Health

Training How to Sleep On Your Back

Don’t you find it unfair that only 8% of people sleep on the best sleeping position ever? No matter how hard you try to sleep on your back, you end up waking on your stomach or side. I get you

Sleeping on your back has great benefits to overall health. It elongates the spine and it keeps it neutral – giving you a restful sleep. The kind you need if you work early in the morning.

It can even prevent wrinkle and acne formation from too much contact with pillows. (or you could wash them regularly, up to you!)

But how do you do it right? How do you do it at all? 

People need to work hard for great things such as this! For us to reap the benefits, we ought to TRAIN for it. 

Why can’t you sleep on your back? 

Finding out why you can’t do it can help in training yourself. You need a long-term cure, not a band-aid solution!

Here are the most common reasons why: 

1. It is generally uncomfortable/back is hurting when lying flat. 

2. Your neck hurts

3. You feel the acid reflux coming up. 

Often the case, it hurts or is uncomfortable for a reason – not necessarily because of the back-sleeping position per se

How exactly do you learn to sleep on your back? 

The first thing to do is look around you. Are there things that prevent you from sleeping comfortably on your back? 

Is your mattress still in good shape?

Your mattress can make-or-break your sleep experience – especially if you want to sleep on your back. Imagine having a significant dipping in the middle of the mattress curving your spine the entire night! Yikes

The trick is to keep your spine in a neutral position. Just like this

If your spine does not look like that at night, it’s high time to replace your mattress! There are so many things to factor in when getting a new one – with the firmness level being the most important for back sleepers. 

Generally, a medium-firm mattress is best for back-sleepers. They’re best-rated for people with chronic back pain. So, if you sleep on your stomach because your lower back is hurting – a medium-firm mattress may be the answer. 

Does your pillow support your neck? 

Another reason for uncomfortable back-sleeping is because of an unsupportive pillow. You want your mattress to support your back, and a good pillow to support your neck and shoulders. 

 

Neck support should look like this.

If it’s your neck that feels weird in the morning, your pillow could be the culprit. 

Training to Sleep on Your Back

Should your mattress and pillow be fine (ie., they keep your entire spine aligned), follow these tips accordingly to train yourself. 

Prop yourself up or surround yourself with pillows

To avoid tossing and turning at night, experiment with the number of pillows and/or pillow height! Some people vouch for adjusting the pillow height to a level that makes it feel awkward to turn. Others put pillows on their sides underneath each arm, so they stay put in the centre.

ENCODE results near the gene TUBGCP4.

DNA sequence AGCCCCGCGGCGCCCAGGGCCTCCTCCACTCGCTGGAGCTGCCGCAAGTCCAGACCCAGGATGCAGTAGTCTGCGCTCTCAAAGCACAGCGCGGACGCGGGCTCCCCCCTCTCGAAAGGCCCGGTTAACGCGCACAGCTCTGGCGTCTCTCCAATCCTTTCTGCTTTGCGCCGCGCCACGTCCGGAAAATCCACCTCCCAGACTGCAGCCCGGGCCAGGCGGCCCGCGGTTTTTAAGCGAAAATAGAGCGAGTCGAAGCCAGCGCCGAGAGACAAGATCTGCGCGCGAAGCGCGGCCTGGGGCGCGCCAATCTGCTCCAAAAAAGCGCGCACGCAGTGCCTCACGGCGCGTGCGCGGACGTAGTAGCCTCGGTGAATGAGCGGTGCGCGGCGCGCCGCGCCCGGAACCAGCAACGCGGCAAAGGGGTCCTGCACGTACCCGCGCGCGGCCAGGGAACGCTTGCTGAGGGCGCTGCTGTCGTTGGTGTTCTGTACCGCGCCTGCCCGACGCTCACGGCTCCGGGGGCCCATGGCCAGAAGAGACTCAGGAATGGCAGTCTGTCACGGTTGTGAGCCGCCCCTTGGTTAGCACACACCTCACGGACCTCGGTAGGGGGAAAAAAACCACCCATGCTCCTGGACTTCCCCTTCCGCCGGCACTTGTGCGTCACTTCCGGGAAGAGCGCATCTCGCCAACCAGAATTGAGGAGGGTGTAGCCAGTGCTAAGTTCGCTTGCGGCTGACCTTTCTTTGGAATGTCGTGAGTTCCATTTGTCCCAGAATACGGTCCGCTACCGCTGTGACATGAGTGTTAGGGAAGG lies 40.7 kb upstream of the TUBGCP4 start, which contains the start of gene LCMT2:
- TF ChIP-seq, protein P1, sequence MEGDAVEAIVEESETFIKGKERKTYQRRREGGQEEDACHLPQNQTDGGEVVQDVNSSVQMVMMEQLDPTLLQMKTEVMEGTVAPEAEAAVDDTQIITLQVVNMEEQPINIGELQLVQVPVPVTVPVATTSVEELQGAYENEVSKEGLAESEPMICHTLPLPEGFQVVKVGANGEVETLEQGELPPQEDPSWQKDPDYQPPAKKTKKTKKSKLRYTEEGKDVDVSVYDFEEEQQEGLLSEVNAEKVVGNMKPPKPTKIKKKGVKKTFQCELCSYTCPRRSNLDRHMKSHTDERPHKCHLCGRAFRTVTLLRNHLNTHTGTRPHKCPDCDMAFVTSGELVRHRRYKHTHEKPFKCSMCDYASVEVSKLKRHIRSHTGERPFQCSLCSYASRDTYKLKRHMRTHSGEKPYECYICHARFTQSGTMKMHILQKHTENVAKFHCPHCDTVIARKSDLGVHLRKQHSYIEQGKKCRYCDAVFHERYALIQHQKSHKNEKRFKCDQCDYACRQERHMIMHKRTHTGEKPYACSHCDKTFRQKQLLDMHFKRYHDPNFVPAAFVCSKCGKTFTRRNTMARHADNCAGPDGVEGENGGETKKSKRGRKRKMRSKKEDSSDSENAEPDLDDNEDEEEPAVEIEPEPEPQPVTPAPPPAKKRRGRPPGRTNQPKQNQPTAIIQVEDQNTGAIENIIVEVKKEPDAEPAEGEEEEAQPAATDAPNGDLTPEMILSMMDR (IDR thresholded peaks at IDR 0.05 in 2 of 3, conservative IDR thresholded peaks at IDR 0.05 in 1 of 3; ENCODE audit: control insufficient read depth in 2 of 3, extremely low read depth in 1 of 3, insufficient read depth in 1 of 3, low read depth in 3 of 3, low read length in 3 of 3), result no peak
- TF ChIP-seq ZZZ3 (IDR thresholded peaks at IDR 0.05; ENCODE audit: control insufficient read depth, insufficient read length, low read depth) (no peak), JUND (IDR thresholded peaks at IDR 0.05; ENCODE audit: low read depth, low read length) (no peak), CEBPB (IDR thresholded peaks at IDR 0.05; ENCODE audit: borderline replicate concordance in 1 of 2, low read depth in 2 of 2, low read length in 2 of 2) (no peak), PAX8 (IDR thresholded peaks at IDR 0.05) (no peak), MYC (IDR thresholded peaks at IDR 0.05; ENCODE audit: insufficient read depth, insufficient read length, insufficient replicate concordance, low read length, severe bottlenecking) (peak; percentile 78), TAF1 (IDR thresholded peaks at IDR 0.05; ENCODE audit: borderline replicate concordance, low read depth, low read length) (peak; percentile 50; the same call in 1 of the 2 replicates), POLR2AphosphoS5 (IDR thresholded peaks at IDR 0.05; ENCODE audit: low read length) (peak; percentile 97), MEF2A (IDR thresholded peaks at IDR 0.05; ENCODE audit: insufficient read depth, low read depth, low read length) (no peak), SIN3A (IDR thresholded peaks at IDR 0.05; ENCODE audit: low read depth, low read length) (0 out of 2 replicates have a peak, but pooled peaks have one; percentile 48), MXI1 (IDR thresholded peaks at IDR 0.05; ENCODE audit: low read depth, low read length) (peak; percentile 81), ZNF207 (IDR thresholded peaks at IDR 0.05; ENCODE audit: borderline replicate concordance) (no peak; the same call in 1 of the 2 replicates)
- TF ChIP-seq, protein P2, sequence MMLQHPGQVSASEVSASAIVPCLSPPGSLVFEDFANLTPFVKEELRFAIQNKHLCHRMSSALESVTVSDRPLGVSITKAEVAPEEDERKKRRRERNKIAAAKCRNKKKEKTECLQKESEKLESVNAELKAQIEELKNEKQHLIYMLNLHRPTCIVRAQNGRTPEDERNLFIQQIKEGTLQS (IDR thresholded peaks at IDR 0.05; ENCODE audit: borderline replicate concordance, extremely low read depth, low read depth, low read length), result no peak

When you know for sure that pillow height improves your sleeping, investing in an ergonomic pillow is always a good choice. For instance, the Ecosa pillow is not only height-adjustable, but also has a shoulder rest cut out for you. 

Spread your legs out a bit 

If you’re not digging the pillows, you may find spreading your legs a bit comfortable. It somehow anchors your body – preventing movement. It can also remove the feeling of ‘stiffness’ when lying on your back. 

Elevate your knee 

Elevating your knees is another trick to keep your spine aligned. You can do it with a rolled towel or pillow underneath your knees. 

Some sleepers recommend both spreading your legs AND placing pillows underneath. It’s comfortable and can help ease lower back pain. 

Stretch your back before sleeping

If you sit at your desk eight hours a day, chances are your hip flexors are tight. This can cause an uncomfortable pressure on your hips – making you want to bail out on this training. 

You can never go wrong with a few basic yoga stretches such as the cat, cow, and child’s pose. Don’t forget to be in sync with your breathing while doing this!

Don’t eat near bedtime!

The acid reflux you feel may be a result of eating too close to bedtime. It is advised that you eat heavy meals three hours before bedtime to avoid any discomfort and indigestion during sleep. 

Sleep on your back in no time

It takes people an average of three weeks to shift their sleeping position. But all of them say it’s worth it. They’re now sleeping and working better as a result. 

Great things take time, and you’ll conquer this training soon enough!